Lesson One!

Learning a new language takes time, dedication, curiosity. Some dialects are particularly harder than others – sometimes our tongues just won’t do what we tell them to do, our mouths just cannot figure out how to roll that “r”, how to create the correct click or intonation, or how to emphasis the right syllable. But just as we learnt our own mother tongue, we can learn a new one, with a whole other sound system of words. We can learn this through meeting other cultures, but we can also teach ourselves at home, with the Royal Chundu Homeschool!

“The best time to plant a tree was 20 years ago. The second best time is now.” – Proverb

It’s often said that the best time to try to learn a new language is much like when planting a tree – the earlier the better. Kids seem to pick up new languages much faster. But it’s never too late for learning. We need only start with the basics. Having a few common local phrases to use when travelling is not only helpful to navigate your way around, but it’s also a way of bringing you closer to people.

With over 70 languages, Zambia is a complex network of different tribes, that are quite unique in that there is little animosity between them. It’s a harmony that led the first Zambian president, Dr. Kenneth Kaunda coining the national slogan, “One Zambia One Nation”.

Diligent little homeschoolers

The main tribes here are the Lozi, Bemba, Ngoni, Tonga, Luvale, and Kaonde. In our team at the lodge, there are members of many of these different clans. The union of them all in our small riverbank family gives us insight into so many fascinating stories and lessons and ways. While the tribes may differ, there are also many commonalities that unite them, reminding us of the humanity we all share.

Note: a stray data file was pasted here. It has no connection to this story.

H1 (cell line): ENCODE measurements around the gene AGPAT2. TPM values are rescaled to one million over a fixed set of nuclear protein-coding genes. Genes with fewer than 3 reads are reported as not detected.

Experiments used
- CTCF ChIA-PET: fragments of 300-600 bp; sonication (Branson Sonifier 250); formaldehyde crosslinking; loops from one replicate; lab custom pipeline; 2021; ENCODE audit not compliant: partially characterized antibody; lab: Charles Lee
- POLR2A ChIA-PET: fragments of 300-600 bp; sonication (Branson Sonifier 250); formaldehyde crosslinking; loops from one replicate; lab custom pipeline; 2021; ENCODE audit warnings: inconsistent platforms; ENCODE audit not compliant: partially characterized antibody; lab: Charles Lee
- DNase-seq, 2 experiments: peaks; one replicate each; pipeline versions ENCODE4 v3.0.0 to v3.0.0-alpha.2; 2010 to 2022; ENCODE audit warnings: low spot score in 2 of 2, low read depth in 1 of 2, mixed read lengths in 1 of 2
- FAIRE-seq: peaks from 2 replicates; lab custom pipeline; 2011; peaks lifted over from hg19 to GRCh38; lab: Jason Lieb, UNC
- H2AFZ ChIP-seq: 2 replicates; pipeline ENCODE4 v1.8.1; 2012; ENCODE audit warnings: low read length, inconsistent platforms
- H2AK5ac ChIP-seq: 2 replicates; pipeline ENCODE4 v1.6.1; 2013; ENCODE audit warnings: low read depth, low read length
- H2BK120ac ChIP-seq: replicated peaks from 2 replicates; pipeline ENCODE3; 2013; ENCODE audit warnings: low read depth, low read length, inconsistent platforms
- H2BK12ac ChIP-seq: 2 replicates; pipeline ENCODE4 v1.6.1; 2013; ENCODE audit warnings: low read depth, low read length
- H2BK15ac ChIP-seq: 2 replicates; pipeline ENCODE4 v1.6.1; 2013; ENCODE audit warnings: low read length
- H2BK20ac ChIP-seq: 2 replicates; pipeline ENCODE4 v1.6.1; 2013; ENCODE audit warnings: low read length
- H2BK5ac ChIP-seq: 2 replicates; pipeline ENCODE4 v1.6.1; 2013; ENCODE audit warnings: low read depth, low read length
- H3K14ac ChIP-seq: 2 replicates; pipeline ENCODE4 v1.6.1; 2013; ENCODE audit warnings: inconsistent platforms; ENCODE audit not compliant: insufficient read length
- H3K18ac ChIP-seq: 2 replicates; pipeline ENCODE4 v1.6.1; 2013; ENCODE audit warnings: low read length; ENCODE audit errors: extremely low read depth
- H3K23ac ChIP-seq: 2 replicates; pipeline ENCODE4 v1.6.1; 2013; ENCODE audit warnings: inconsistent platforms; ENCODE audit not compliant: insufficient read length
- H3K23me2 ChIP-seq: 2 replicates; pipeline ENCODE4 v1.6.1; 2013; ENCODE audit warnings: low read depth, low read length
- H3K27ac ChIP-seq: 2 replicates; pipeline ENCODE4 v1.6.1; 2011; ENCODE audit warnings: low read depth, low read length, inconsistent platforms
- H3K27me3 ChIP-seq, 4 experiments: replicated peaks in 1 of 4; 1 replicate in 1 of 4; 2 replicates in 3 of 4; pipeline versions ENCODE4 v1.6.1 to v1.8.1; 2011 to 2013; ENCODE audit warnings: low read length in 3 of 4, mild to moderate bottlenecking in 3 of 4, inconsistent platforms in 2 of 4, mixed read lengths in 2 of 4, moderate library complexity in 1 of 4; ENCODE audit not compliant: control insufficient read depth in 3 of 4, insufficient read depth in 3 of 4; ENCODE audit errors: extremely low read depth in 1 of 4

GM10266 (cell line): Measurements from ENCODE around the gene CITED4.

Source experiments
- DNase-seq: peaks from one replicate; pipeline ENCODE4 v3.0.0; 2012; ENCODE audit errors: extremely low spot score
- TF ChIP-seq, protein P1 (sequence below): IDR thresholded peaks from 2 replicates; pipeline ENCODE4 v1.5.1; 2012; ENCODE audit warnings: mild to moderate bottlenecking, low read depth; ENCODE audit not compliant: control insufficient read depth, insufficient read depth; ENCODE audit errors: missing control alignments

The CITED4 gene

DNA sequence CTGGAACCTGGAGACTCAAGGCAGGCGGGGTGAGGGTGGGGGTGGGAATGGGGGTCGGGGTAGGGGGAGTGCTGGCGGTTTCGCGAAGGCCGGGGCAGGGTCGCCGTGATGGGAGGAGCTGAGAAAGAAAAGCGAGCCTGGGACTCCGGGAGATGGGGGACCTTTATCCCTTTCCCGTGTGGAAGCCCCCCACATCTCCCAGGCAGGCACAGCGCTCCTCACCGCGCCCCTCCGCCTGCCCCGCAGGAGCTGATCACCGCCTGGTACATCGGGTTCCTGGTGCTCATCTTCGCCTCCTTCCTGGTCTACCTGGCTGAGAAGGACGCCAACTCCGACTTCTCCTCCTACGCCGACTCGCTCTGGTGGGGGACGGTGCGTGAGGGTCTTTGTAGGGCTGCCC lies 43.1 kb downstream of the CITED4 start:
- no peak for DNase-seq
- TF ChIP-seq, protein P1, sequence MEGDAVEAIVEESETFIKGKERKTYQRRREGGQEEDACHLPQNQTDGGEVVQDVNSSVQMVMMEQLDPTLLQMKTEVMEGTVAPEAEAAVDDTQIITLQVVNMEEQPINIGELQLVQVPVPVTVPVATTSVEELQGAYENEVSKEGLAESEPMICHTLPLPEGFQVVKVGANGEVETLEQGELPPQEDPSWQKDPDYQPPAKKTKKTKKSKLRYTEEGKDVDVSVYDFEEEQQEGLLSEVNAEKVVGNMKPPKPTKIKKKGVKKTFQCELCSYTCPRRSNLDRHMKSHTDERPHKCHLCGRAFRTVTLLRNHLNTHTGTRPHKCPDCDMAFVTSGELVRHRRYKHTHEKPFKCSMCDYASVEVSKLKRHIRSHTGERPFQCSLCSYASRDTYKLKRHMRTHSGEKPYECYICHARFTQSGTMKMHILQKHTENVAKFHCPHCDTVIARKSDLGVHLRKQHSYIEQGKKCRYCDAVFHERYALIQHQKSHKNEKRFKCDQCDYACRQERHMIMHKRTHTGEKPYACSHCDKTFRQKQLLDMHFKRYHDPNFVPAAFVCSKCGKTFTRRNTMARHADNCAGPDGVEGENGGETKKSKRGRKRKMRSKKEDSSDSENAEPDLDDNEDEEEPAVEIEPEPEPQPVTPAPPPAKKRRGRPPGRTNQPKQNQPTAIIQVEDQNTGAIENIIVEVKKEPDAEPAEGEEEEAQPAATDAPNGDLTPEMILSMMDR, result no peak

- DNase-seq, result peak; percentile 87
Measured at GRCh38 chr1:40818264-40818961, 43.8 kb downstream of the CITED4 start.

Our outgoing waitress, beautiful spirit and loving young mother, Chipo, and our head waiter, wit-spinner and charming quick-tongued storyteller, Kombo, are especially fond of teaching our travellers new words and phrases in local dialects, in particular in Nyanja, commonly called Ici Nyanja.

Our Chippo & Aggie

Nyanja is spoken in the capital city of Lusaka. All the Zambian languages are spoken in almost all the different provinces, but they are prominent in certain regions.

As we start off the Royal Chundu Homeschool, let’s begin with a few introductions! Gather round and let’s practice! Soon you’ll be able to have whole conversations with our team! Below, Chipo demonstrates the basics… Good morning ~ Mwauka bwanji (greeting), Mwauka bwino (response).

Let class commence! And let’s learn Nyanja

Hello ~ Moni
Sir (or) Mister ~ Abambo
Madam ~ Amayi
How are you? ~ Muli bwanji?
Fine, thank you (And you?) ~ Nili Bwino (Kaya inu? / Kaya anzathu?)
What is your name? ~ Dzina lanu ndimwe ndani? My name is ______ . Dzina langa ndi ______ .
Please ~ Napapata
Thank you ~ Zikomo (very common and ends most conversations)

“See you later”/We shall meet ~ Tizaonana
Goodbye (meaning, I’m going.) ~ Nayenda
Have a safe journey ~ Muyende bwino
Stay well ~ Tsalani bwino / Musale bwino

Good morning~ Mwauka bwanji? Mwauka bwino (response)
Good afternoon / evening ~ Mwachoma bwanji? (greeting) Nachoma bwino (response)
Good night ~ Mugone bwino
Sleep well ~ Gonani bwino or Mugone bwino

Glasses on, books out, let’s start practicing!

Stay curious, friends and family! Keep learning!

And share your learnings with us. We’d love to watch you trying out these phrases too. Simply share a video of your own efforts in practicing Nyanja on social media, with the hashtag #royalchunduhomeschool and we’ll share them too ~ as part of our global classroom, in the school of life.